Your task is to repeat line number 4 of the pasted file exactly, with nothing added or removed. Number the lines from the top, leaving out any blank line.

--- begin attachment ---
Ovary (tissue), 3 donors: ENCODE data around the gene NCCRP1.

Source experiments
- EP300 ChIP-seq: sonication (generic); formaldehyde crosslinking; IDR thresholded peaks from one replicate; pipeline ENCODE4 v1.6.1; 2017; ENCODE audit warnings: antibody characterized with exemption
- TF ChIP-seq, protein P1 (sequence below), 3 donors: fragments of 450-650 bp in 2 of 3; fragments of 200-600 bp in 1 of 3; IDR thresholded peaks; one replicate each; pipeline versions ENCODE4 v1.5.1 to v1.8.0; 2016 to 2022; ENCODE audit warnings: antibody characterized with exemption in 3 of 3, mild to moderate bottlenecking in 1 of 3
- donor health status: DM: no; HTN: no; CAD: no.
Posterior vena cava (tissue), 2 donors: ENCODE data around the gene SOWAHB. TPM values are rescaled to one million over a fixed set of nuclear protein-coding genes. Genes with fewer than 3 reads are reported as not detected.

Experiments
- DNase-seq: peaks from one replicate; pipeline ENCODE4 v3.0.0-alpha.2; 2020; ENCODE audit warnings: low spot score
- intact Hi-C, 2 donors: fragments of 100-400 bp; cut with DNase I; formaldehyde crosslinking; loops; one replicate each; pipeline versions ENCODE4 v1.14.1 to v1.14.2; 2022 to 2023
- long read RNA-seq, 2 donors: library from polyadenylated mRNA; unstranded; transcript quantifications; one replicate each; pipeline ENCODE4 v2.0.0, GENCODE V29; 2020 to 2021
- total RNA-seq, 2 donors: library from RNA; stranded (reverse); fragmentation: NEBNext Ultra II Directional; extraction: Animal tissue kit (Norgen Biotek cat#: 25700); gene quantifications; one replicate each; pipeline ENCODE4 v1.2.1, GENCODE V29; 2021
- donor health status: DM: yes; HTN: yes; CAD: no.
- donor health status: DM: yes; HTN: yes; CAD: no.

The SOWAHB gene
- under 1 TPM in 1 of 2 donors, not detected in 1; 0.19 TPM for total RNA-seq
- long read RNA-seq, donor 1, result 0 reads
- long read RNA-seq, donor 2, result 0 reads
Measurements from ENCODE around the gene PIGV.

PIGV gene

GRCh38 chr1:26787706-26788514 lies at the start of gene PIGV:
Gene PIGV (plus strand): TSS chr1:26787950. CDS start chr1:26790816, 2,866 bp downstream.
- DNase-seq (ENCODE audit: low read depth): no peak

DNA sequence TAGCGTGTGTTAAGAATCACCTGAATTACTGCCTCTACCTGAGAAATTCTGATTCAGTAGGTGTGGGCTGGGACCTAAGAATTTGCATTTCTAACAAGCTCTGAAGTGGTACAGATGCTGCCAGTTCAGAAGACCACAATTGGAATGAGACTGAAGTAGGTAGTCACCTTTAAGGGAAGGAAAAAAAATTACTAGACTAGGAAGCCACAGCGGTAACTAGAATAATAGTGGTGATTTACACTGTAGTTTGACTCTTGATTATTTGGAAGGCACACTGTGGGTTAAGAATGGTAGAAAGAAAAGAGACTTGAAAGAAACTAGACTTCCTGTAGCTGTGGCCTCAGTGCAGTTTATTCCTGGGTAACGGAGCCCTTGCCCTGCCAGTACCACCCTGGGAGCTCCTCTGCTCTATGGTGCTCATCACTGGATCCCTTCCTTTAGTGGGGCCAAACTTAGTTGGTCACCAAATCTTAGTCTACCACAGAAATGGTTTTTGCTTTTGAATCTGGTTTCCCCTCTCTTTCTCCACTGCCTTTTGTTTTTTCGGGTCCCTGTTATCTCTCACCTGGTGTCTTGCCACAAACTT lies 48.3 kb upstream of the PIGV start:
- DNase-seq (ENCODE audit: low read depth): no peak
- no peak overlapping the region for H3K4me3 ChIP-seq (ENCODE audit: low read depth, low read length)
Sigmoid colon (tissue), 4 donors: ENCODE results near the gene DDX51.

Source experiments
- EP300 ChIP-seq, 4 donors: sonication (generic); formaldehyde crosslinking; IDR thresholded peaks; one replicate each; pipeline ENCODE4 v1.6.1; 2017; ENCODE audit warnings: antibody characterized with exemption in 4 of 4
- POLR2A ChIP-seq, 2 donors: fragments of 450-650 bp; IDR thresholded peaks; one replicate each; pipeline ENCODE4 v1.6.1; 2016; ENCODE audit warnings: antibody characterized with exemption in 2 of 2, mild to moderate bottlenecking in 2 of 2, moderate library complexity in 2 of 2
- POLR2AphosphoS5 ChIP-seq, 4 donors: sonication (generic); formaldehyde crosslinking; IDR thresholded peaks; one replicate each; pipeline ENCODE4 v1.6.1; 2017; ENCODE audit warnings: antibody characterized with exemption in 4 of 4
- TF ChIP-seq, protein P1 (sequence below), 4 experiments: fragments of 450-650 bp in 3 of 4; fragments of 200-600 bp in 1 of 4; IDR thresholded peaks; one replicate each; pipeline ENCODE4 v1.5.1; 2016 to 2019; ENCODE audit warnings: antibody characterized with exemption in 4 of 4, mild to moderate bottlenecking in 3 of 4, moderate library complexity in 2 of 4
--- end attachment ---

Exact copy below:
- TF ChIP-seq, protein P1 (sequence below), 3 donors: fragments of 450-650 bp in 2 of 3; fragments of 200-600 bp in 1 of 3; IDR thresholded peaks; one replicate each; pipeline versions ENCODE4 v1.5.1 to v1.8.0; 2016 to 2022; ENCODE audit warnings: antibody characterized with exemption in 3 of 3, mild to moderate bottlenecking in 1 of 3